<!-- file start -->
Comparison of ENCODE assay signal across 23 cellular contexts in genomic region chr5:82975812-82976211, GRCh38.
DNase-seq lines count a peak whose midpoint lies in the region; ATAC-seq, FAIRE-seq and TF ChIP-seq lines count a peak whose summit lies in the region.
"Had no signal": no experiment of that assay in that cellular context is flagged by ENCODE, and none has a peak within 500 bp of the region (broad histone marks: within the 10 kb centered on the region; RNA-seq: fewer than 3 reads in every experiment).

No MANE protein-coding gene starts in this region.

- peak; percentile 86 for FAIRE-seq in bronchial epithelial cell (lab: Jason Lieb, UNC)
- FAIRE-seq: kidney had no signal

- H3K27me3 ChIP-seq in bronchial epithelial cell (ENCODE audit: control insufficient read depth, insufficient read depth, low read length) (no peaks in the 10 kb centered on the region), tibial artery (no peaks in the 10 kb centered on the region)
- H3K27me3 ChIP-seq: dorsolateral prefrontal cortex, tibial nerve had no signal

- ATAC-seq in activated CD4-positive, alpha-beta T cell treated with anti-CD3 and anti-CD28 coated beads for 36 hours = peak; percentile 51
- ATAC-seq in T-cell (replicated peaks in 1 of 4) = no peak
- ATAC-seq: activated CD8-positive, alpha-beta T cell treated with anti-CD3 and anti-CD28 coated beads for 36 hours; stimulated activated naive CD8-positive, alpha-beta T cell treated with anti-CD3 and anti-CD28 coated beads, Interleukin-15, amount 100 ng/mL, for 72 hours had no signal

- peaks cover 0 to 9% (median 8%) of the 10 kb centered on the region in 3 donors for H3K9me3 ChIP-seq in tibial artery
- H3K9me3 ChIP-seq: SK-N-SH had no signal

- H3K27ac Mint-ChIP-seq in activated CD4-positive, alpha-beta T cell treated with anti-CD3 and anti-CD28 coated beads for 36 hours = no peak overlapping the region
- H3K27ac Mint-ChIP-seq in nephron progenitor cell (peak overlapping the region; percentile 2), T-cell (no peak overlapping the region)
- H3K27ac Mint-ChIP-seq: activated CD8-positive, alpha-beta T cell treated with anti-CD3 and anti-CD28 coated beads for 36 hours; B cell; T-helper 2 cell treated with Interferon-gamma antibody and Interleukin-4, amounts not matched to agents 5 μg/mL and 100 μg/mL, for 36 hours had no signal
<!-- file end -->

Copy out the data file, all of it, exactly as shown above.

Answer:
Comparison of ENCODE assay signal across 23 cellular contexts in genomic region chr5:82975812-82976211, GRCh38.
DNase-seq lines count a peak whose midpoint lies in the region; ATAC-seq, FAIRE-seq and TF ChIP-seq lines count a peak whose summit lies in the region.
"Had no signal": no experiment of that assay in that cellular context is flagged by ENCODE, and none has a peak within 500 bp of the region (broad histone marks: within the 10 kb centered on the region; RNA-seq: fewer than 3 reads in every experiment).

No MANE protein-coding gene starts in this region.

- peak; percentile 86 for FAIRE-seq in bronchial epithelial cell (lab: Jason Lieb, UNC)
- FAIRE-seq: kidney had no signal

- H3K27me3 ChIP-seq in bronchial epithelial cell (ENCODE audit: control insufficient read depth, insufficient read depth, low read length) (no peaks in the 10 kb centered on the region), tibial artery (no peaks in the 10 kb centered on the region)
- H3K27me3 ChIP-seq: dorsolateral prefrontal cortex, tibial nerve had no signal

- ATAC-seq in activated CD4-positive, alpha-beta T cell treated with anti-CD3 and anti-CD28 coated beads for 36 hours = peak; percentile 51
- ATAC-seq in T-cell (replicated peaks in 1 of 4) = no peak
- ATAC-seq: activated CD8-positive, alpha-beta T cell treated with anti-CD3 and anti-CD28 coated beads for 36 hours; stimulated activated naive CD8-positive, alpha-beta T cell treated with anti-CD3 and anti-CD28 coated beads, Interleukin-15, amount 100 ng/mL, for 72 hours had no signal

- peaks cover 0 to 9% (median 8%) of the 10 kb centered on the region in 3 donors for H3K9me3 ChIP-seq in tibial artery
- H3K9me3 ChIP-seq: SK-N-SH had no signal

- H3K27ac Mint-ChIP-seq in activated CD4-positive, alpha-beta T cell treated with anti-CD3 and anti-CD28 coated beads for 36 hours = no peak overlapping the region
- H3K27ac Mint-ChIP-seq in nephron progenitor cell (peak overlapping the region; percentile 2), T-cell (no peak overlapping the region)
- H3K27ac Mint-ChIP-seq: activated CD8-positive, alpha-beta T cell treated with anti-CD3 and anti-CD28 coated beads for 36 hours; B cell; T-helper 2 cell treated with Interferon-gamma antibody and Interleukin-4, amounts not matched to agents 5 μg/mL and 100 μg/mL, for 36 hours had no signal